Regardless of using Agile or Waterfall methodologies, the process flow will be the same. If you use a waterfall approach, you will execute the whole flow once, whereas in a more iterative approach you will use it several times. Here’s the high-level view of the Delivery process:

Now, for a migration project, as mentioned before, we will have both Product Delivery and Project Delivery streams. The following diagram shows the dependencies. These dependencies are identified in the setup phase of the project and tracked throughout the project by the Project Manager.

When the project starts, during the design of the product, new system requirements may appear. A product requirement can originate a new system interface, a new 3rd party software installed on the system, and many others. Therefore, the Project Design depends on Product Design. The next identified dependency is between Product Validation and the Project Build. After both Product and Project Design being concluded, both the Product and Project Build may proceed. Once concluded and to advance to the Product Validation, it is required to have the LAB environments ready, and therefore the Project Validation process depends on the conclusion of the Project Build.

For the Training stream, the flow is simple. The Development Team coaches the Project Team, and the Project Team merges that knowledge with the activities done on the Project stream and coaches the Customer teams in the Project Training Stream. For the Validation stream, in order to segregate risk, and make the troubleshooting easier, the Product Validation is immediately followed by the Project Validation. Which means that, after the product being accepted, and all the functional requirements are met, the non-functional requirements are validated.

In the end, the product is deployed in Live, once the Live environment is ready, and therefore the roles change, and at this time, the Product Delivery stream depends on the Project Delivery. The Project Deployment stage shall be concluded before the Product Go Live, once again, to segregate risk between both processes. If they are executed at the same time, and the application doesn’t work, there can be a lot of reasons where the problem can be, and as much time we take to find a problem, the more expensive will be the fix. As mentioned before, once concluded the Delivery stream, the service migrations can start. Before executing the service migrations, it’s necessary to execute the Migration Process of the delivery framework.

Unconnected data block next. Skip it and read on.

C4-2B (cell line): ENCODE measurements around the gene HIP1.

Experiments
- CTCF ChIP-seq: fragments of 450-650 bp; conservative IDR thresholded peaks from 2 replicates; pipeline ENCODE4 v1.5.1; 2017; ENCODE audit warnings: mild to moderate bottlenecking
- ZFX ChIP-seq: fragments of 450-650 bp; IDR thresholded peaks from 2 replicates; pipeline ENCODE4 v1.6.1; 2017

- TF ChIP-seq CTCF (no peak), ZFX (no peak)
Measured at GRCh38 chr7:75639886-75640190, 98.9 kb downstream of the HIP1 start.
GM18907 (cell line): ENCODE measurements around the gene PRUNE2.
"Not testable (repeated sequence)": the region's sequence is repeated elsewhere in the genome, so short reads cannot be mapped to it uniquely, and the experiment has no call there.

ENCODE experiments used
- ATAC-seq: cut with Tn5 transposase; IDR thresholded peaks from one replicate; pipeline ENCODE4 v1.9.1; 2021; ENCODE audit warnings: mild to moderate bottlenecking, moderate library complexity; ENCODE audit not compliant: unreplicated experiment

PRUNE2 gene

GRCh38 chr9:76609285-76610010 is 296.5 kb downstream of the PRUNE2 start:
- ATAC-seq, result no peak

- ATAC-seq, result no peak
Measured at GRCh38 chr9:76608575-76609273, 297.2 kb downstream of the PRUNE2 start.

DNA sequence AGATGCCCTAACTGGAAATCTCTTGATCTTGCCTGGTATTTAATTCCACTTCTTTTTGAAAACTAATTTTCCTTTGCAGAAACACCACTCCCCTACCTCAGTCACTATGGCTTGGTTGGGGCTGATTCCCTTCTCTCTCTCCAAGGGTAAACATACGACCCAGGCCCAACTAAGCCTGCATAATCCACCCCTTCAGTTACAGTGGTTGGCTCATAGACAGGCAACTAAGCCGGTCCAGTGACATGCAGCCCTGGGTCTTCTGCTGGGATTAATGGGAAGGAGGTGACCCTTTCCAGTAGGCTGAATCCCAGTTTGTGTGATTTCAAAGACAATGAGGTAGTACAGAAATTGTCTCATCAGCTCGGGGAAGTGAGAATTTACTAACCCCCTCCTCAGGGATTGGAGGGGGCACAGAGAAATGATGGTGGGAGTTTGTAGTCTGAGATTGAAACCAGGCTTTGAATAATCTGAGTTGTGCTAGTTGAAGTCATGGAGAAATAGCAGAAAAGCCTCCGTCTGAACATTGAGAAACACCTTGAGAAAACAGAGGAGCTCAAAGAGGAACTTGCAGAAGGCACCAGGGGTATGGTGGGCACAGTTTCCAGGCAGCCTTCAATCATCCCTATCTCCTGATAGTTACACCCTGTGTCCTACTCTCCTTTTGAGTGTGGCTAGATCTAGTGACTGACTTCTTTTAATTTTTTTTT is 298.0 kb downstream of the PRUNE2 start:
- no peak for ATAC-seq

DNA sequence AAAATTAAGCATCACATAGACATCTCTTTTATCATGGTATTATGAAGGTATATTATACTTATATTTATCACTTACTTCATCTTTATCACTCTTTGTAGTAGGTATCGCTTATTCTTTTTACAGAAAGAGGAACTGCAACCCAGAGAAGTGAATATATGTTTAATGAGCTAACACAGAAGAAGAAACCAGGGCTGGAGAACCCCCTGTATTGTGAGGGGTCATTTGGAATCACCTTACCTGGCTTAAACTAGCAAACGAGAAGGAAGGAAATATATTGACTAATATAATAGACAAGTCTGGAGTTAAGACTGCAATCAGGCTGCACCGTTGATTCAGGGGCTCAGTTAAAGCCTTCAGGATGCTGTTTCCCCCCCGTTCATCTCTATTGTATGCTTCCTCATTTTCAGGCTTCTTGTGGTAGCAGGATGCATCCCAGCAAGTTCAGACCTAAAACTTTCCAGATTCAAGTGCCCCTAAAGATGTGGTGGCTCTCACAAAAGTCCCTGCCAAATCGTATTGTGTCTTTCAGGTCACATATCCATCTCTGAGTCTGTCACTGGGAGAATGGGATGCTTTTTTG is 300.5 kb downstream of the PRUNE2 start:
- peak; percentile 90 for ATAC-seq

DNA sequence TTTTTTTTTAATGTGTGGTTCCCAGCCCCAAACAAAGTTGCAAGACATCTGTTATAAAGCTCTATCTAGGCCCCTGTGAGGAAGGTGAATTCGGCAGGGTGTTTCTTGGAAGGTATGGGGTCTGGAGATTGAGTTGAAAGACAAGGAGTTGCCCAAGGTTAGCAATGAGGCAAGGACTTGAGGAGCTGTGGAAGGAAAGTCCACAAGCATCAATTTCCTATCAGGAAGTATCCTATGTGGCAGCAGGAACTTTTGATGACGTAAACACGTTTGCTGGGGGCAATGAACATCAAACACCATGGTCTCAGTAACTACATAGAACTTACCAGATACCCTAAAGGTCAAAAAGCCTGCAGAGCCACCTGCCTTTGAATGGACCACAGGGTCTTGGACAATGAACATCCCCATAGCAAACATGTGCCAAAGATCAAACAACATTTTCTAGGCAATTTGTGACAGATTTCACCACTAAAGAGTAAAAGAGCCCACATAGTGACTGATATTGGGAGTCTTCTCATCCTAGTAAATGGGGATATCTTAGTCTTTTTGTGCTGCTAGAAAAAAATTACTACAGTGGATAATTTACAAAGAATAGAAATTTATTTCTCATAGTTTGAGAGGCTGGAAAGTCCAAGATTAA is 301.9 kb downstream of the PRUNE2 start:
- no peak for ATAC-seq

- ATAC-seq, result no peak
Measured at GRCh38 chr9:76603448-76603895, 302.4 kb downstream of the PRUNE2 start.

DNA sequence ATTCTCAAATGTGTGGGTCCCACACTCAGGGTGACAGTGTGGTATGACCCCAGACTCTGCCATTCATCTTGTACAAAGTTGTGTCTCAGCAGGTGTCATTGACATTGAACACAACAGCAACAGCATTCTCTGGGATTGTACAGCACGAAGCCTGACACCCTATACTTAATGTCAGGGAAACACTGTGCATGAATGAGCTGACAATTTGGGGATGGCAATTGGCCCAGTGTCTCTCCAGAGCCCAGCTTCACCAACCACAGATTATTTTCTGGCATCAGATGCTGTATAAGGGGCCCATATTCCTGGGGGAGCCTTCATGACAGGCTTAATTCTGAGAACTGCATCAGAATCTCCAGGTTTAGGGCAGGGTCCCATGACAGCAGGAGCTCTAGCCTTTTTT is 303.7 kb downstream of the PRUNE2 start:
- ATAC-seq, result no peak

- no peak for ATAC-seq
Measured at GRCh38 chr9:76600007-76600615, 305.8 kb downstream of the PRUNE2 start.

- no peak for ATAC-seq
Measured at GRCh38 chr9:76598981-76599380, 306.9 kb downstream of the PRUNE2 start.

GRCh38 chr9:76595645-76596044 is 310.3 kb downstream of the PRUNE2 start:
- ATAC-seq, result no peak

Project Migration

The migration process will include 4 activities: Assessing the legacy system, Map the legacy system with the new target system, Development and Acceptance, as the picture below show. To start this process the assessment phase shall be concluded, as well as the Product Design. In fact, the migration process shall be triggered as late as possible, for one main reason. The later the migration process is triggered, the lower is the probability of new designs being requested, and consequently the lower the probability of redesigning the migration tool. Of course, too much later, would mean delays in the service migration which is not desirable, as well. Therefore, the Project Manager needs to find the right balance to avoid delays on the migration tool development, but at the same time, avoid late change requests to the product design. Here’s the high-level view of the migration process:

Once the project is concluded, it’s time for the project closure, and to implement the last process of the Delivery Framework.

After all the efforts to successfully conduct the project towards its end, it’s important to receive feedback from all those involved. In the Lessons Learned session, all the stakeholders shall share the positive and less positive aspects of the project. For the less positive ones, it’s always beneficial to have an action plan, or a reflection on how to avoid those aspects, in the future projects.

Rui Pereira – Unified Communications

Rui completed his master’s degree with this thesis on A Delivery Framework for Software Re-Engineering Projects. He is currently implementing this research within the new mCAS Deployment for Vodafone UK, a project that aims to upgrade the current software platform and deliver two new platforms to distribute existing applications in order to segregate risk by having the Enterprise and Consumer market in different platforms.